Authors: Benjamin E. Nelson, Eric B. Ford, and Frederic A. Rasio
First Author’s Institution: Center for Interdisciplinary Exploration and Research in Astrophysics (CIERA) and Department of Physics and Astronomy, Northwestern University, IL, USA; Northwestern Institute for Complex Systems, IL, USA
Status: Submitted to AJ, open access
Frolicking through fields of data
The future of astronomy observations seems as bright as the night sky… and just as crowded! Over the next decade, several truly powerful telescopes are set to launch (read about a good number of them here and also here). That means we’re going to have a LOT of data on everything from black holes to galaxies, and beyond – and that’s in addition to the huge fields of data from the past decade that we’re already frolicking through now. It’s certainly far more data than any one astronomer (or even a group of astronomers) wants to analyze one-by-one – that’s why these days, astronomers turn more and more to the power of astrostatistics to characterize their data.
The author’s of today’s astrobite had that goal in mind. They explored a widely-applicable, data-driven statistical method for distinguishing different populations in a sample of data. In a sentence, they took a large sample of hot Jupiters and used this technique to try and separate out different populations of hot Jupiters, based on how the planets were formed, within their sample. Let’s break down exactly what they did, and how they did it, in the next few sections!
Hot Jupiters are pretty cool
First question: what’s a hot Jupiter, anyway?
They’re actually surprisingly well-named: essentially, they are gas giant planets like Jupiter, but are much, much hotter. (Read all about them in previous astrobites, like this one and this other one!) Hot Jupiters orbit perilously close to their host stars – closer even than Mercury does in our own Solar System, for example. But it seems they don’t start out there. It’s more likely that these hot Jupiters formed out at several AU from their host stars, and then migrated inward into the much closer orbits from there.
As to why hot Jupiters migrate inward… well, it’s still unclear. Today’s authors focused on two migration pathways that could lead to two distinct populations of hot Jupiters in their sample. These migration theories, as well as what the minimum allowed distance to the host star (the famous Roche separation distance, aRoche) would be in each case, are as follows:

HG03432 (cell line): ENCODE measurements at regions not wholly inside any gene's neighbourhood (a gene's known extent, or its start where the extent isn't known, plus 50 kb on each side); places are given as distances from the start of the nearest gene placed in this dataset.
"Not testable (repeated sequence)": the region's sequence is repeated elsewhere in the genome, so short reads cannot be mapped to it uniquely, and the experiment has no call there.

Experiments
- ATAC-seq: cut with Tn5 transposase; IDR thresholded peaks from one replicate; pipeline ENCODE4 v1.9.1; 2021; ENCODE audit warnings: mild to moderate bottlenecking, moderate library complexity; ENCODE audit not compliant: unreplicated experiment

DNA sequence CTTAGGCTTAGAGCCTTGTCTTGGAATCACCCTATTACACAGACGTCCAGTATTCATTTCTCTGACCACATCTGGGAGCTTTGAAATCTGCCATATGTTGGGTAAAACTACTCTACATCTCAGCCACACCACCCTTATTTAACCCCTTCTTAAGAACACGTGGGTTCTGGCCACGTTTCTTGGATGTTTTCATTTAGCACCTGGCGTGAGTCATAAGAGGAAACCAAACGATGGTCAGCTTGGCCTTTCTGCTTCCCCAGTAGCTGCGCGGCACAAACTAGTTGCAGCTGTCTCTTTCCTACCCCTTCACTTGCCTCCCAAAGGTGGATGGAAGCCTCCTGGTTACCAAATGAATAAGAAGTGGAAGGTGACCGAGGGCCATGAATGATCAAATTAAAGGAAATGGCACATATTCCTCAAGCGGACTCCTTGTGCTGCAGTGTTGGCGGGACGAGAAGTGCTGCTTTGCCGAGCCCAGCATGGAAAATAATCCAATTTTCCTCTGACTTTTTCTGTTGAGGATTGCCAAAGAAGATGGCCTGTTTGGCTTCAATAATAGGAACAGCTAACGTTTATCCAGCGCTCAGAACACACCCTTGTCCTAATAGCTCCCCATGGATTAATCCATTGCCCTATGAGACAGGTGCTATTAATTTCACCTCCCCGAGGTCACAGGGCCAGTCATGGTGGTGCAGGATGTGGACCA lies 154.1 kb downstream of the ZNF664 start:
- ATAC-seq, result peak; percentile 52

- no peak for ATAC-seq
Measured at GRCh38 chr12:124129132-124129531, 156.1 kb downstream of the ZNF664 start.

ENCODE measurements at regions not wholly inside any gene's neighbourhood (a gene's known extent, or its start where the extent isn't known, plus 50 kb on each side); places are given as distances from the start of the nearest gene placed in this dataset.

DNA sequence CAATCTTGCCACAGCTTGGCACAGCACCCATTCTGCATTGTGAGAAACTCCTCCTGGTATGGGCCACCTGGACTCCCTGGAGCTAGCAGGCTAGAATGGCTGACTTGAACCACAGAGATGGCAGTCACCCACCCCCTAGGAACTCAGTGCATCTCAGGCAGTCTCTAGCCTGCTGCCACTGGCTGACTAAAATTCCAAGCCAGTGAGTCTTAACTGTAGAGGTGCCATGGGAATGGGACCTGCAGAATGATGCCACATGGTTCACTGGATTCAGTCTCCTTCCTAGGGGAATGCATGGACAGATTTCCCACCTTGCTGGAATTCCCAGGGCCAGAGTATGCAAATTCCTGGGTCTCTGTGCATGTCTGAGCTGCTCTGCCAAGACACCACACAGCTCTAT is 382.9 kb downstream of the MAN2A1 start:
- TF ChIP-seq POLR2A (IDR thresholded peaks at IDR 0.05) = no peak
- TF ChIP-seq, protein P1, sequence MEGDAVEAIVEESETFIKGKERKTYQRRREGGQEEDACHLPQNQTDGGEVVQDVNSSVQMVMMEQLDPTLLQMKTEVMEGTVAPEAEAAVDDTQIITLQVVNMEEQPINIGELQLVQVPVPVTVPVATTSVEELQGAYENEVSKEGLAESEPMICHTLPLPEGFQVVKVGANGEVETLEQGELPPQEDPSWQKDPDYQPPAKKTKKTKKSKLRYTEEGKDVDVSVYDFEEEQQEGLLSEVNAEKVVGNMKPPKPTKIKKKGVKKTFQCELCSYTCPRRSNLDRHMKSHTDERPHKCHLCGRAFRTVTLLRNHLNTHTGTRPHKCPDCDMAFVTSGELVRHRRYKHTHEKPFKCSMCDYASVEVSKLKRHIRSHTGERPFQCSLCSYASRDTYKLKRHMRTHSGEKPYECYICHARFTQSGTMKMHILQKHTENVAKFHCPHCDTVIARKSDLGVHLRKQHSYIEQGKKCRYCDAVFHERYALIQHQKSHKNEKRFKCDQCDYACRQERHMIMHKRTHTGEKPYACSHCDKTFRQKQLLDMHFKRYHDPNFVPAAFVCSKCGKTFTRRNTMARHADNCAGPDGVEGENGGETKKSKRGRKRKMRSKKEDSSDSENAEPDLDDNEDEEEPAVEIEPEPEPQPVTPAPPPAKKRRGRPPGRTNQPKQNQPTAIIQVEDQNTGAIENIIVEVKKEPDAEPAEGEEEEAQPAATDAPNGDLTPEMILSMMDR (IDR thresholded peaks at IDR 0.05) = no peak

- Disk migration: hot Jupiters interact with their surrounding protoplanetary disk, and these interactions push their orbits inward. In this context, aRoche corresponds to the minimum distance that a hot Jupiter could orbit before its host star either (1) stripped away all of the planet’s gas or (2) ripped the planet apart.
- Eccentric migration: hot Jupiters start out on very eccentric (as in, more elliptical than circular) orbits, and eventually their orbits morph into circular orbits of distance 2aRoche. In this context, aRoche refers to the minimum distance that a hot Jupiter could orbit before the host star pulled away too much mass from the planet.
The authors defined a parameter ‘x’ for a given hot Jupiter to be x = a/aRoche, where ‘a’ is the planet’s observed semi-major axis. Based on the minimum distances in the above theories, we could predict that hot Jupiters that underwent disk migration would have a minimum x value of x = aRoche/aRoche = 1. On the other hand, hot Jupiters that underwent eccentric migration would instead have a minimum x value of x = 2aRoche/aRoche = 2. This x for a given planet is proportional to the planet’s orbital period ‘P’, its radius ‘R’, and its mass ‘M’ in the following way:
x = a/aRoche (P)(M)/R
And this x served as a key parameter in the authors’ statistical models!
Toying with Bayesian statistics
Next question: how did today’s authors statistically model their data?
Short answer: with Bayesian statistics. Basically, the authors modeled how the parameter x is distributed within their planet sample with truncated power laws – so, x raised to some power, cutoff between minimum and maximum x values. They split their sample of planets into two groups, based on the telescope and technique used to observe the planets: “RV+Kepler” and “HAT+WASP”. Figure 2 displays the distribution of x for each of the subgroups.
The authors then used the Markov Chain Monte Carlo method (aka, MCMC; see the Bayesian statistics link above!) to explore what sort of values of the power laws’ powers and cutoffs would well represent their data. Based on their chosen model form, they found that the RV+Kepler sample fit well with their model relating to eccentric migration. On the other hand, they found evidence that the HAT+WASP sample could be split into two populations: about 15% of those planets corresponded to disk migration, while the other 85% or so corresponded to eccentric migration.
Remember that a major goal of today’s authors was to see if they could use this statistical approach to distinguish between planet populations in their sample… and in that endeavor, they were successful! The authors were thus optimistic about using this statistical technique for a much larger sample of hot Jupiters in the future, as oodles of data stream in from telescopes and surveys like KELT, TESS, and WFIRST over the next couple of decades.
Their success joins the swelling toolbox of astrostatistics… and just in time! Telescopes of the present and very-near future are going to flood our computers with data – so unless we’re willing to examine every bright spot we observe in the sky by hand, we’ll need all the help from statistics that we can get!